By Anastasia Sonneman, Program Specialist, NACHC-Community HealthCorps®, with stories from Community HealthCorps AmeriCorps Members, Noor Tell & Amy Ly
Cervical Cancer is the second most common cancer affecting women throughout the world. In the U.S. alone, over 12,000 women are diagnosed each year, a third of whom die as a result. Fortunately, this type of cancer is highly preventable with the help of regular screenings and follow-up care. A factor making January’s Cervical Health Awareness Month such an important cause to highlight. To do just that, we’re sharing two stories of Community HealthCorps AmeriCorps members who support women’s health as a part of their service, including promoting the importance of cervical cancer screenings. Both Noor Tell, who serves with our Boston Health Care for the Homeless Program team, and Amy Ly, with our William F. Ryan Network team, have discovered a passion for preventive health and, more importantly, for the patients and communities they serve.
“It is seven in the morning on a Saturday. The morning is brisk and the sun is starting to peek out, slowly lighting up the sky. The hallways of Boston Healthcare for the Homeless Program, the health center where I serve, were bustling with ladies patiently waiting for the annual Women’s Health Fair. As a second-year Community HealthCorps AmeriCorps member, I had participated in this event last year, and although I was still nervous, my nerves were soon replaced by excitement as I saw ladies walk through the doors and into the lobby. I saw women from Pine Street Inn, women I have encountered in my health education groups, and ladies that I say hello to every day in passing. Throughout my service, I had built relationships with these women, and today was a day to celebrate them. As the fair proceeded, ladies crowded the many health tables we had set up, such as Narcan training, Hep C education, Oral Health, vaccinations, mammogram and pap smear sign-up, tobacco cessation, and much more.
My role was to educate participants on the importance of cervical and breast cancer screenings and motivating them to sign up for the same-day mammogram and pap smears available through the health center. Throughout the course of the day, I met a handful of breast cancer survivors, many of them having battled cancer while experiencing homelessness. They spoke of their battle with strength, as if cancer was the easiest of barriers they have conquered. Moments like these remind me how special it is to honor the individual stories of our patients and how thankful I am the simply cross paths with them. That day, we were able to get 25 ladies screened for cervical and breast cancer. I cannot think of a better way to spend a Saturday morning!”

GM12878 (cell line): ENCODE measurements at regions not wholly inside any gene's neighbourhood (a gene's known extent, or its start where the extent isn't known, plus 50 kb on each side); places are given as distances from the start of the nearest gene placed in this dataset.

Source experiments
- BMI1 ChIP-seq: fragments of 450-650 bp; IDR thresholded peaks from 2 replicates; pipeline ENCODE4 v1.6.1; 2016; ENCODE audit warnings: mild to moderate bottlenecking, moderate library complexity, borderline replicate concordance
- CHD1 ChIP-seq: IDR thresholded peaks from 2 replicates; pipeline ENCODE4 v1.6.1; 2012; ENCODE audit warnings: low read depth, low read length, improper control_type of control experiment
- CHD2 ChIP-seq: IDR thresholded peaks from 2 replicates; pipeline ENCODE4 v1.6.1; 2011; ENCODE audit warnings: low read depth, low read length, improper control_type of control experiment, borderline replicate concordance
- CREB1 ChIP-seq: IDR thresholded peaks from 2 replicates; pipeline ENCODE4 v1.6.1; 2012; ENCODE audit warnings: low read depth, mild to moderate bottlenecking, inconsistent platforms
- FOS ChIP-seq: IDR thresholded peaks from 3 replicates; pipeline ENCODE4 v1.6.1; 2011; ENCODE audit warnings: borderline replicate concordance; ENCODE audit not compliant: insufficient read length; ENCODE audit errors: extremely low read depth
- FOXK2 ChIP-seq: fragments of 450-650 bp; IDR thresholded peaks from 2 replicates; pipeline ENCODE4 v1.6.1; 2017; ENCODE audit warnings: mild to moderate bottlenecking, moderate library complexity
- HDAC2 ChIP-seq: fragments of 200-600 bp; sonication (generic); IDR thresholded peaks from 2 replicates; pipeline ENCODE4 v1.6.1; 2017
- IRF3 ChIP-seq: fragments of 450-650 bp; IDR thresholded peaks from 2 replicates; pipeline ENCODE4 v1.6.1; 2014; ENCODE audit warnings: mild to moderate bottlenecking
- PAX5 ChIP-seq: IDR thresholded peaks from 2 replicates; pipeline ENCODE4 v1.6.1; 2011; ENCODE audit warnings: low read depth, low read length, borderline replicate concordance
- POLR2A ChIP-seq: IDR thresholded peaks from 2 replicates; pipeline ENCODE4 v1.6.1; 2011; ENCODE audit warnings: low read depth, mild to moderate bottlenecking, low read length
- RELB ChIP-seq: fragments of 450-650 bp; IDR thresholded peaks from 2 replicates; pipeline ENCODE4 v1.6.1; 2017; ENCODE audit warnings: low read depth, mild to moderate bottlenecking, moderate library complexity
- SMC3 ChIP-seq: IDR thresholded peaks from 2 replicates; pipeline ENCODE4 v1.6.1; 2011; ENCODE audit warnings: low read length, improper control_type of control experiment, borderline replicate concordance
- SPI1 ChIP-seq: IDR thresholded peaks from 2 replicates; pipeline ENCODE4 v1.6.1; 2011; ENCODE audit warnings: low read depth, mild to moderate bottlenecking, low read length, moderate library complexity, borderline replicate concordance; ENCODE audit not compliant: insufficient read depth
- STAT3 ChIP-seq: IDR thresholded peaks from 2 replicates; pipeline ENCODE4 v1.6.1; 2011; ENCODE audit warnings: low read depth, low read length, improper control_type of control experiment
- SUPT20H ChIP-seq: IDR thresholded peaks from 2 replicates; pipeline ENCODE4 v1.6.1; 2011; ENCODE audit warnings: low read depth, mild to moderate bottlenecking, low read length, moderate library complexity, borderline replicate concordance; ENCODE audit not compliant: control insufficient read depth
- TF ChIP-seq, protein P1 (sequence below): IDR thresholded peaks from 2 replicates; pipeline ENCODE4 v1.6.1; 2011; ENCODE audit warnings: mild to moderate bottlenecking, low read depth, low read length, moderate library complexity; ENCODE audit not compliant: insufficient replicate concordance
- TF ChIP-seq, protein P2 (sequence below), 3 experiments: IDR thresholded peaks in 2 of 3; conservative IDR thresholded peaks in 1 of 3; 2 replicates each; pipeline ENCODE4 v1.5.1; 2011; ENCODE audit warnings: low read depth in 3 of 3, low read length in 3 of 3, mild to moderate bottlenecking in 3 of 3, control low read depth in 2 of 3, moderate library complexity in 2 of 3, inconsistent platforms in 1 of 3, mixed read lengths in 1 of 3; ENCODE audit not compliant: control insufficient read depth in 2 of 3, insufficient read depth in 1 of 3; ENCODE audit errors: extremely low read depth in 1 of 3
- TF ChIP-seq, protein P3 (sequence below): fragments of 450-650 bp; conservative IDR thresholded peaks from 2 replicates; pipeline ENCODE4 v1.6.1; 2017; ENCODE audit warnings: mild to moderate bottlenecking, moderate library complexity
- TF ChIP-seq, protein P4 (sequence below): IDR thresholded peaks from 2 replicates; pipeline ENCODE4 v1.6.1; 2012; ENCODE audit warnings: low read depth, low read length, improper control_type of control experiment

-Noor Tell, Community HealthCorps AmeriCorps Member
2014-2016 Boston Health Care for the Homeless Team
“These past three months as a Community HealthCorps AmeriCorps member at the William F. Ryan Community Health Network has made me realize a lot. My role focuses on outreach and enrollment for the Cancer Services Program (CSP), providing uninsured patients’ access to breast, cervical, and colorectal cancer screenings. Every encounter with a CSP patient is delightful; many of them thank me for assisting with appointments and case management.
One of my most memorable moments happened recently while enrolling a returning CSP patient. During our one-hour consultation, Ms. W, who was able to detect pre-breast cancer because of this program, exclaimed:
‘I don’t understand how you can do all of this; it is amazing. Thank you so much. I would not be here if it wasn’t for this program and for people like to you help guide me through this.’
When I heard her say this, it hit me just how much I genuinely enjoy the
interactions with my patients, especially knowing that I can make their day a little bit brighter by helping them better manage their health and potentially mitigating such a health risk, like cancer. After all, living in New York City is expensive, often adding to the difficulties many face with maintaining a healthy lifestyle or gaining access to health insurance and other health-related benefits. Hearing the stories of my patients and the barriers they face has enhanced my desire to treat others with compassion, respect, and kindness. My experience with the CSP has also encouraged my decision to work in family and preventive medicine as a Physician Assistant. I foresee continuing this growth of becoming a better person, both personally and professionally.
-Amy Ly, Community HealthCorps AmeriCorps member
2015-2016 William F. Ryan Network team
To learn more about how you can join the fight against Cervical Cancer, visit the American Cancer Society.